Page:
Self-Custody Matters in Crypto – Here’s why

self-custody
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Not your keys, not your crypto

Self-custody of crypto assets in user wallets has become a talking point as centralized exchanges misuse user funds causing financial troubles in the broader industry. ‘Not your keys, not your crypto’ is a sentence most people have heard but perhaps don’t fully understand. However, understanding what it means and why it matters is vital for anyone planning on engaging with the Web3 revolution.

FTX was a centralized exchange. That means customers with tokens on the exchange were frozen out when it started collapsing and couldn’t withdraw them. The reason is that FTX held custody over its customer’s tokens, holding all assets in the company’s wallets while also controlling the private keys.  

FTX freezes out customers to use those tokens to pay debts and stop a mass exodus of customers, which would only compound the situation. If it plays out like the Mt.Gox exchange case, it could take a decade for customers to get anything back. Many lost a lot of money with no recourse or way of getting it back. 
What’s done is done, but taking preventative steps to avoid more heartbreak is essential. We advise users to learn about crypto self-custody, private keys, and wallets. These are essential aspects for user empowerment in Web3.

Users can interact with all kinds of decentralized applications when they have ownership over their wallets. All your activity, earned collectibles, and crypto coins can be tracked through the user-friendly DappRadar Portfolio Tracker.

But to understand self-custody, it’s crucial first to cover the basics.

What is a centralized exchange (CEX)?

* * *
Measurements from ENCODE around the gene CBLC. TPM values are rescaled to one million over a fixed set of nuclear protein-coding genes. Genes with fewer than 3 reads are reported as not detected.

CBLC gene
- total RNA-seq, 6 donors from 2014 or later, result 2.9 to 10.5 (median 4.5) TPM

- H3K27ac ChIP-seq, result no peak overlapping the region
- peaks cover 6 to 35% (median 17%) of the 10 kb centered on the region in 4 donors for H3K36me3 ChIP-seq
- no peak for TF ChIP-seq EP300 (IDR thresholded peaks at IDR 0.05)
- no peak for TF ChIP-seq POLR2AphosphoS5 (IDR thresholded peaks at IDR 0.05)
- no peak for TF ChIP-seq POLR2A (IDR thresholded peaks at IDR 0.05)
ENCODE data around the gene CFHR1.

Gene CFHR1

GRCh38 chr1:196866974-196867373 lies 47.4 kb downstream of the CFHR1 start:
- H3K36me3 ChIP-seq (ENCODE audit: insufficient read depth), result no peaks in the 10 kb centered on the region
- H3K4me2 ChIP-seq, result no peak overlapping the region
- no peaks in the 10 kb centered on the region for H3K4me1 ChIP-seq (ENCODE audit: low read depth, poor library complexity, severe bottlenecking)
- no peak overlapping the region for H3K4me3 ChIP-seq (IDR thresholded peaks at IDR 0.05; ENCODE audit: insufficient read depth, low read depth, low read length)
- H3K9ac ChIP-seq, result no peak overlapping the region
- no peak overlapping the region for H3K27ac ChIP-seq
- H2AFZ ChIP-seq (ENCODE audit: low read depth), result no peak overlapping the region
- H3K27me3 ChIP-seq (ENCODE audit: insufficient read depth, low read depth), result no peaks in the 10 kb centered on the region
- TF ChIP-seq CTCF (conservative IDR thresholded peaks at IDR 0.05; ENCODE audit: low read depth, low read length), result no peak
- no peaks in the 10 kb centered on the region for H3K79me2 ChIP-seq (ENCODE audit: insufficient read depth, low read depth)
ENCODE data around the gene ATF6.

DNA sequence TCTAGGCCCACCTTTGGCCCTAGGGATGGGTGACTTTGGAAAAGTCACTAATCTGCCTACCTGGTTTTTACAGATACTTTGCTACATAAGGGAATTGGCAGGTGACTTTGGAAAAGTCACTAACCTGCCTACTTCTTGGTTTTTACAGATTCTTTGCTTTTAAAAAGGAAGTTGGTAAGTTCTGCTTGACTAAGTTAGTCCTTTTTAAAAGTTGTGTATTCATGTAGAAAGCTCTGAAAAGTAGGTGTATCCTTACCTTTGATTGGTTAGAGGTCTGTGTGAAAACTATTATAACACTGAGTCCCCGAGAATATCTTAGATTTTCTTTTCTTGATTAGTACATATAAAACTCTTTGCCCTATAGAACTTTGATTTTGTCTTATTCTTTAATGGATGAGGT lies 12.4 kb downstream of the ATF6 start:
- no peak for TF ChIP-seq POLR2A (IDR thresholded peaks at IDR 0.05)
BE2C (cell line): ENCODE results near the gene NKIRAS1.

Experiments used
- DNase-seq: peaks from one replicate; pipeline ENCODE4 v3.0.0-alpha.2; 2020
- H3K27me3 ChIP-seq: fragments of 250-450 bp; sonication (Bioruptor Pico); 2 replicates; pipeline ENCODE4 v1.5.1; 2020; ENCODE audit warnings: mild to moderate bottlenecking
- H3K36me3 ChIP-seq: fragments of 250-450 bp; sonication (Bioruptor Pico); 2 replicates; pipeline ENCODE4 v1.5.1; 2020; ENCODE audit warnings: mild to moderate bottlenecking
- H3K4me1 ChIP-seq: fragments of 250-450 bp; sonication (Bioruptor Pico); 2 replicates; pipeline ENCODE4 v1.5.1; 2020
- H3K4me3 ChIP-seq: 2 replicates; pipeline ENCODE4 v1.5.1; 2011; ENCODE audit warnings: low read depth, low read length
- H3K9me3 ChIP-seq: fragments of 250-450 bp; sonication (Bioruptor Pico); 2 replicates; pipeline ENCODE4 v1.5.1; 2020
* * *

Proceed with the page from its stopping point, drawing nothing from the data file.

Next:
Centralized exchanges resemble traditional financial institutions in the way they operate. They have central control and leverage the services of third parties and intermediaries to execute transactions. Examples of centralized exchanges are Coinbase, Binance, Kraken, etc.

What is a decentralized exchange (DEX)?

A decentralized exchange or DEX is a crypto trading platform that does not rely on intermediaries to help execute transactions between two individuals. No desks or office employees are required for its functioning. User interactions on a DEX happen through smart contracts, which are pieces of software on the blockchain.

Custodial Vs. Non-Custodial

Custodial is when an exchange, dapp, or wallet takes custody of your tokens. I.e., they are looking after them on your behalf – they put them in custody. 

The most common scenario is you purchase tokens on an exchange like FTX, BlockFi, or Crypto.com. Those tokens are still on the exchange. They are not in a wallet only you have access to. Essentially, they are not yours – hence the saying, not your keys, not your crypto. 

For context, traditional banks are custodial. The bank ultimately controls the funds you deposit. The difference with conventional banks is the plethora of user protection and insurance offered should funds be removed by a third party or in the case of insolvency. 

Non-custodial or self-custody refers to a user holding tokens in a blockchain wallet such as MetaMask or a cold storage device such as a Ledger. When the user creates a wallet, these digital keys are given out, meaning total control. I.e., if the user loses those keys, they lose access to their crypto and wallet. There is no reset button or ability to call customer services for help. 

Self-custody is genuinely decentralized. Users connect a wallet to a platform like Sushi or Uniswap to perform token swaps. For example, they are swapping a chunk of Ethereum for a piece of USDC. In another example, users can connect their wallet to a blockchain game or purchase an NFT and then store it in their wallet. 

The difference is that you connect your wallet and must sign a transaction for every action. Once you have swapped or received your new tokens, they end up in your blockchain wallet, more importantly, in self-custody. 

The bottom line is that when your tokens are in self-custody, nobody can touch them. Not the government, not your parents, not the creators of the blockchain wallet, and least of all, not an exchange. 

Using your non-custodial crypto wallet, you can interact with decentralized financial services, play-and-earn games, NFT collections, and more. Such a wallet is the gateway to Web3, and by connecting your wallet to DappRadar, you can gain valuable insights into your portfolio. Make a wallet now, use our crypto service to get some tokens, and check your wallet through the DappRadar Portfolio Tracker.

Why would anyone give up custody of their crypto?

After reading the above many might be thinking just this. Moreover, this is an excellent question with several answers.